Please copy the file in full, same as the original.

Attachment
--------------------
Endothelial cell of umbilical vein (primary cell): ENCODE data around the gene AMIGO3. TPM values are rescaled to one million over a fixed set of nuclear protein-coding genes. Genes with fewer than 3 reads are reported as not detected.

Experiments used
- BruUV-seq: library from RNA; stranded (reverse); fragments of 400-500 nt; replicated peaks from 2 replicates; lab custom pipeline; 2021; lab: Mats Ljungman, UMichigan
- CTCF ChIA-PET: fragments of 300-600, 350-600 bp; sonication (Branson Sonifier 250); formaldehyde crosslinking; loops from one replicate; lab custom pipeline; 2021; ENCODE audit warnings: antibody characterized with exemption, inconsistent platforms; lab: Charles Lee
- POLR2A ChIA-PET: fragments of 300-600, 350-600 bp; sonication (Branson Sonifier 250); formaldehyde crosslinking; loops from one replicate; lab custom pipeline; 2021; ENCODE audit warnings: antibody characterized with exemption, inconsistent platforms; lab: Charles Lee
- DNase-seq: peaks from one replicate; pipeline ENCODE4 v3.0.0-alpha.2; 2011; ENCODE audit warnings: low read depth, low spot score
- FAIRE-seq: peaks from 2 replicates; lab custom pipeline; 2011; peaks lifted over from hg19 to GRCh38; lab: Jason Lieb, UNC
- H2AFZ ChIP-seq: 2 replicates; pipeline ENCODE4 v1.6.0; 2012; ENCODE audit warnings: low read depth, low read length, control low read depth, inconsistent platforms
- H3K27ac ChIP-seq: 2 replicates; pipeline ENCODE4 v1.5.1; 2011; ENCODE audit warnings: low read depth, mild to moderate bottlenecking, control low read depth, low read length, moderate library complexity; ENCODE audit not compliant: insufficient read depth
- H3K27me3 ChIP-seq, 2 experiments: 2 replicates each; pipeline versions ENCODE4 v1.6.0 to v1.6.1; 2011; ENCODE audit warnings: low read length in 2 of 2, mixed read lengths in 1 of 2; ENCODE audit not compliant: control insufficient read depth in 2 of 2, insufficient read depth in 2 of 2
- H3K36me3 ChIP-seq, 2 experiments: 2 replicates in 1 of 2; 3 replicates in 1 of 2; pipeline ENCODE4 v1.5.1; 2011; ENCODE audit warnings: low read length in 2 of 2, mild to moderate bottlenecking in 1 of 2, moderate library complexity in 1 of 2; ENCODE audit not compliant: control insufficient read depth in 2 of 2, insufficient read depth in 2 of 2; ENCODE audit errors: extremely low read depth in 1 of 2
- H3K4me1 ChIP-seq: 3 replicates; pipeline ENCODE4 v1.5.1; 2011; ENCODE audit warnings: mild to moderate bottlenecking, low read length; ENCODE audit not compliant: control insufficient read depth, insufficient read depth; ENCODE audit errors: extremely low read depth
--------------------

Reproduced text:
Endothelial cell of umbilical vein (primary cell): ENCODE data around the gene AMIGO3. TPM values are rescaled to one million over a fixed set of nuclear protein-coding genes. Genes with fewer than 3 reads are reported as not detected.

Experiments used
- BruUV-seq: library from RNA; stranded (reverse); fragments of 400-500 nt; replicated peaks from 2 replicates; lab custom pipeline; 2021; lab: Mats Ljungman, UMichigan
- CTCF ChIA-PET: fragments of 300-600, 350-600 bp; sonication (Branson Sonifier 250); formaldehyde crosslinking; loops from one replicate; lab custom pipeline; 2021; ENCODE audit warnings: antibody characterized with exemption, inconsistent platforms; lab: Charles Lee
- POLR2A ChIA-PET: fragments of 300-600, 350-600 bp; sonication (Branson Sonifier 250); formaldehyde crosslinking; loops from one replicate; lab custom pipeline; 2021; ENCODE audit warnings: antibody characterized with exemption, inconsistent platforms; lab: Charles Lee
- DNase-seq: peaks from one replicate; pipeline ENCODE4 v3.0.0-alpha.2; 2011; ENCODE audit warnings: low read depth, low spot score
- FAIRE-seq: peaks from 2 replicates; lab custom pipeline; 2011; peaks lifted over from hg19 to GRCh38; lab: Jason Lieb, UNC
- H2AFZ ChIP-seq: 2 replicates; pipeline ENCODE4 v1.6.0; 2012; ENCODE audit warnings: low read depth, low read length, control low read depth, inconsistent platforms
- H3K27ac ChIP-seq: 2 replicates; pipeline ENCODE4 v1.5.1; 2011; ENCODE audit warnings: low read depth, mild to moderate bottlenecking, control low read depth, low read length, moderate library complexity; ENCODE audit not compliant: insufficient read depth
- H3K27me3 ChIP-seq, 2 experiments: 2 replicates each; pipeline versions ENCODE4 v1.6.0 to v1.6.1; 2011; ENCODE audit warnings: low read length in 2 of 2, mixed read lengths in 1 of 2; ENCODE audit not compliant: control insufficient read depth in 2 of 2, insufficient read depth in 2 of 2
- H3K36me3 ChIP-seq, 2 experiments: 2 replicates in 1 of 2; 3 replicates in 1 of 2; pipeline ENCODE4 v1.5.1; 2011; ENCODE audit warnings: low read length in 2 of 2, mild to moderate bottlenecking in 1 of 2, moderate library complexity in 1 of 2; ENCODE audit not compliant: control insufficient read depth in 2 of 2, insufficient read depth in 2 of 2; ENCODE audit errors: extremely low read depth in 1 of 2
- H3K4me1 ChIP-seq: 3 replicates; pipeline ENCODE4 v1.5.1; 2011; ENCODE audit warnings: mild to moderate bottlenecking, low read length; ENCODE audit not compliant: control insufficient read depth, insufficient read depth; ENCODE audit errors: extremely low read depth